Chardonnay is popular worldwide and is the basis for some of the world’s finest white wine. Depending on the location and the winemaker’s decisions, this impressionable grape provides a range of taste possibilities that contribute to its wide appeal. Chardonnay can be heavy and rich, light and crisp, very dry and steely, or semi-sweet and fruity.
This white grape is one of the oldest known varieties. It is used in the production of Italy’s sparkling Asti, as well as in the fortified dessert wines of France. It tastes of grapes, musk, perfume, roses, lychee, guava, raisins and mango.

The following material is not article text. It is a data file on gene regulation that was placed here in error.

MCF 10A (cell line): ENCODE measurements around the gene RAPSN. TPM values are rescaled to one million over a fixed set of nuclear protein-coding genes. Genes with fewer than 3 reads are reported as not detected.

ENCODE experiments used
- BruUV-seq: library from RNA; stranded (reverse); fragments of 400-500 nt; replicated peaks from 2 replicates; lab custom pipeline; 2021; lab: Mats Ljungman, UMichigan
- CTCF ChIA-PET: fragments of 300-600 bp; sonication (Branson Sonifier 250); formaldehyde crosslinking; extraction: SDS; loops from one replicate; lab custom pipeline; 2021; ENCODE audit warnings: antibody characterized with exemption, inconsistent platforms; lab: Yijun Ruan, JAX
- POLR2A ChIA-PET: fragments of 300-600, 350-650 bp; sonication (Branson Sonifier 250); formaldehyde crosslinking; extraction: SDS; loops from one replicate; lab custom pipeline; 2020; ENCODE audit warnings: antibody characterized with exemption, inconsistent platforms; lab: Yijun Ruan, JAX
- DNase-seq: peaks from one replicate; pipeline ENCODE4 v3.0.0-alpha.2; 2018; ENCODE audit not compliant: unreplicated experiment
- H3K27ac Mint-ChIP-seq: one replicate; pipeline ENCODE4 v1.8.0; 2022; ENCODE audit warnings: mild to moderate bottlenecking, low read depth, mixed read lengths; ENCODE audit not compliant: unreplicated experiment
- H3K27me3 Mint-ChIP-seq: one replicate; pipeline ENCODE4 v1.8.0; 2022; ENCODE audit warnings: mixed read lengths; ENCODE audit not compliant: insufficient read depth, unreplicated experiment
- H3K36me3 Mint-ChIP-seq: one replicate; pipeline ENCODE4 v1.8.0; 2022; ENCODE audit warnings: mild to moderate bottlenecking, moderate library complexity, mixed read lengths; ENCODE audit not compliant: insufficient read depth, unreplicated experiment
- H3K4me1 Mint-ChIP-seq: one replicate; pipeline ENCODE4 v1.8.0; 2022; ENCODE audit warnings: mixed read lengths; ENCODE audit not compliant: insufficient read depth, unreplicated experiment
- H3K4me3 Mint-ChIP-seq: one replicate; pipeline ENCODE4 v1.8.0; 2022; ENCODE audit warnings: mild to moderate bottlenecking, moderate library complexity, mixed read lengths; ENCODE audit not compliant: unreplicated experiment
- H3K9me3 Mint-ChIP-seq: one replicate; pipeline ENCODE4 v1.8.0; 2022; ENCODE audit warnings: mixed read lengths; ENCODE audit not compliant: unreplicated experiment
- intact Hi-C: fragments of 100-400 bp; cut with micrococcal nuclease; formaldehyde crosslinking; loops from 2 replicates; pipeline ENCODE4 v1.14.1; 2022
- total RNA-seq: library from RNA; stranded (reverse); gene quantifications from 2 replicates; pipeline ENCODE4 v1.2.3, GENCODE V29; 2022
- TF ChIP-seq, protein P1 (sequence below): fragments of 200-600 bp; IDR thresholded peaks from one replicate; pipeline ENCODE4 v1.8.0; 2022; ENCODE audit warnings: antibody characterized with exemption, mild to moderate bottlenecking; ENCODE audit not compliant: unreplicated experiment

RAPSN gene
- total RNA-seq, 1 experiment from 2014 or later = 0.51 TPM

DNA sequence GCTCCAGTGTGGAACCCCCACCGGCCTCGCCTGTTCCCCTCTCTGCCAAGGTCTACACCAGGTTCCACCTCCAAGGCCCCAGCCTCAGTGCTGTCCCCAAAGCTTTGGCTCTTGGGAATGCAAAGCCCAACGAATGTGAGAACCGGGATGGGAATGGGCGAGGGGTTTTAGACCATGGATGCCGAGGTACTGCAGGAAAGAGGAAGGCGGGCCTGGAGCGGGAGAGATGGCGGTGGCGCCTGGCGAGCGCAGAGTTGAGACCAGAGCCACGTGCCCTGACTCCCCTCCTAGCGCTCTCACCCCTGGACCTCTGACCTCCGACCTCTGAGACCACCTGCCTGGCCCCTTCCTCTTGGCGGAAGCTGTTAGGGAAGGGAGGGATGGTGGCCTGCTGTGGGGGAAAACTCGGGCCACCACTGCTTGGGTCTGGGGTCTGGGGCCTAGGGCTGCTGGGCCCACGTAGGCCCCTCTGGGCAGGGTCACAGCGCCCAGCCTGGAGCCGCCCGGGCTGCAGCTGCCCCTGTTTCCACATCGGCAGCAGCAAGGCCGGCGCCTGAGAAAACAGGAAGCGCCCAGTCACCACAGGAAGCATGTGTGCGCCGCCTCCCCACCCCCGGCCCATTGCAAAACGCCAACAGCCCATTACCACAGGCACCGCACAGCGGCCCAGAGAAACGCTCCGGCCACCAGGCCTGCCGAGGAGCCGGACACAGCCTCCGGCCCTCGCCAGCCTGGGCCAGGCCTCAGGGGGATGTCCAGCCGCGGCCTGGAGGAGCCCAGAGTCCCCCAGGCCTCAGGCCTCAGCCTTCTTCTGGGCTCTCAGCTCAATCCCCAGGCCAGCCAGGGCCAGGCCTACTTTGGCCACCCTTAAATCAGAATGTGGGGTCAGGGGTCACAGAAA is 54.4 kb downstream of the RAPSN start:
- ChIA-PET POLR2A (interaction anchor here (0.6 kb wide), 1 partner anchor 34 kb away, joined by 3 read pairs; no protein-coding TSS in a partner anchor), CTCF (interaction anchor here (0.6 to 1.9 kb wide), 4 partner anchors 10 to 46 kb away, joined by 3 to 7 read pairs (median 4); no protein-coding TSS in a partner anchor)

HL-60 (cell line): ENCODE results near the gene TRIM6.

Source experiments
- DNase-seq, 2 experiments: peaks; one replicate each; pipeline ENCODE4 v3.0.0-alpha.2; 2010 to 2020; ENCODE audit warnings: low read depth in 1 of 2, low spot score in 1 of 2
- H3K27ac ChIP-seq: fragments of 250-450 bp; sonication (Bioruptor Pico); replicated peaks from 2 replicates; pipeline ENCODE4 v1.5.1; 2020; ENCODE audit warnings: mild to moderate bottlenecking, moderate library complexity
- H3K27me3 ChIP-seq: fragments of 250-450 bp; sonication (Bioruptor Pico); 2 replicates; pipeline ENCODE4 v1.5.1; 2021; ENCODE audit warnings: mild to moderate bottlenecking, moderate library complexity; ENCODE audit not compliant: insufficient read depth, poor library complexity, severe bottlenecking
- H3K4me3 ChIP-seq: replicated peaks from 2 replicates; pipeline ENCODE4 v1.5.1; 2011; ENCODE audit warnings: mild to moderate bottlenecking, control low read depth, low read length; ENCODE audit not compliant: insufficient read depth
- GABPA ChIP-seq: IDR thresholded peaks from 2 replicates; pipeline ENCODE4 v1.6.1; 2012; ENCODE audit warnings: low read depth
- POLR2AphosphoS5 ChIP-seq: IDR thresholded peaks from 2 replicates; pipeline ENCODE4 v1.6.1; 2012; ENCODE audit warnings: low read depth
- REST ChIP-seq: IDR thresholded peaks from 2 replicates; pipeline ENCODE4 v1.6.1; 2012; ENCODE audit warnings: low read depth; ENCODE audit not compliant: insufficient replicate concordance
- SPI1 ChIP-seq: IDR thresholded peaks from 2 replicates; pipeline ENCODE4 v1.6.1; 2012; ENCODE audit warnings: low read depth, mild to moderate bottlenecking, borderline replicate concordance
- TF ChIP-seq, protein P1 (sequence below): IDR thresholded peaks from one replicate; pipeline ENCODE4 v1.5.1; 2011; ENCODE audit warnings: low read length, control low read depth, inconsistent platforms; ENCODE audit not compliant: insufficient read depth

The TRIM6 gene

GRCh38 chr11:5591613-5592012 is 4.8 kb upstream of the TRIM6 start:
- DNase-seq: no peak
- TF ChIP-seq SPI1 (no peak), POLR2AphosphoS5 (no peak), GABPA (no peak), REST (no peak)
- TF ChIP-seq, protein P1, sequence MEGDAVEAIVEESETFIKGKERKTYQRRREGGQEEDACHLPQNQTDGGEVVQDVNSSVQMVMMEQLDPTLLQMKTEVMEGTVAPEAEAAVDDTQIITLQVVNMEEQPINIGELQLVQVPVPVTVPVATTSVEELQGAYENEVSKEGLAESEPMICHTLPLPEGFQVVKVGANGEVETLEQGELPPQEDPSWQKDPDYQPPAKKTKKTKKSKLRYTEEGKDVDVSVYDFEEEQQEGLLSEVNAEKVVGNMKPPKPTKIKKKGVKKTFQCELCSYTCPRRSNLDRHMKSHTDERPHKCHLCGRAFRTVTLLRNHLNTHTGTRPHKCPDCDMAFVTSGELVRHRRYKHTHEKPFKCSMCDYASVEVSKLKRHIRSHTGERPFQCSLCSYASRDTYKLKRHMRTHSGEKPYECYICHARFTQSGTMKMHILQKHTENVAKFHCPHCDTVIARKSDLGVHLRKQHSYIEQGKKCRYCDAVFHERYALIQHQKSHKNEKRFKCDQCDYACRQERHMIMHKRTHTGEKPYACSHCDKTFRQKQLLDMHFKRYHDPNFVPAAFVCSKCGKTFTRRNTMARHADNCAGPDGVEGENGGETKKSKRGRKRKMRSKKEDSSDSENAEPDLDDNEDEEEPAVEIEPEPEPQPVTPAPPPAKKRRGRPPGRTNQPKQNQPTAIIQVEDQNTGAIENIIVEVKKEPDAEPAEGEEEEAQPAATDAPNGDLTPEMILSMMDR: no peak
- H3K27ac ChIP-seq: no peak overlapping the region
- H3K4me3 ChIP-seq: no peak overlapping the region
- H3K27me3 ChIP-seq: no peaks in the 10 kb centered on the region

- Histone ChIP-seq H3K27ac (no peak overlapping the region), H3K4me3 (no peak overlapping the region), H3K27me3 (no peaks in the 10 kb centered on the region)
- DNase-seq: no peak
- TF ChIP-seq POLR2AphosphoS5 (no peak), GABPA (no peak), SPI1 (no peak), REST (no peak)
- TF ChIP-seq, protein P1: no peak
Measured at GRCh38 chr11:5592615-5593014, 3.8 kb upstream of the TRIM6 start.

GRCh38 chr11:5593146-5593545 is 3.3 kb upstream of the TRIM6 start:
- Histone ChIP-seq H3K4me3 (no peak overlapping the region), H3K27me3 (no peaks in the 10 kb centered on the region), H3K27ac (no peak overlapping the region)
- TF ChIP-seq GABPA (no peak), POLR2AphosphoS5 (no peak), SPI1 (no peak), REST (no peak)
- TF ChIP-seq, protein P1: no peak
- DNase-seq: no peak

When made in Italy or in the Italian style, this grape is labeled Pinot Grigio. Otherwise Pinot Gris, the original French name, is used. Oregon produces high-quality Pinot Gris that is reminiscent of those from Alsace, France.
An important variety in France, Sauvignon Blanc is a grape whose herbaceous flavours (hay, cut grass and asparagus) are instantly recognisable. These wines are dry, light- to medium-bodied, and highly acidic.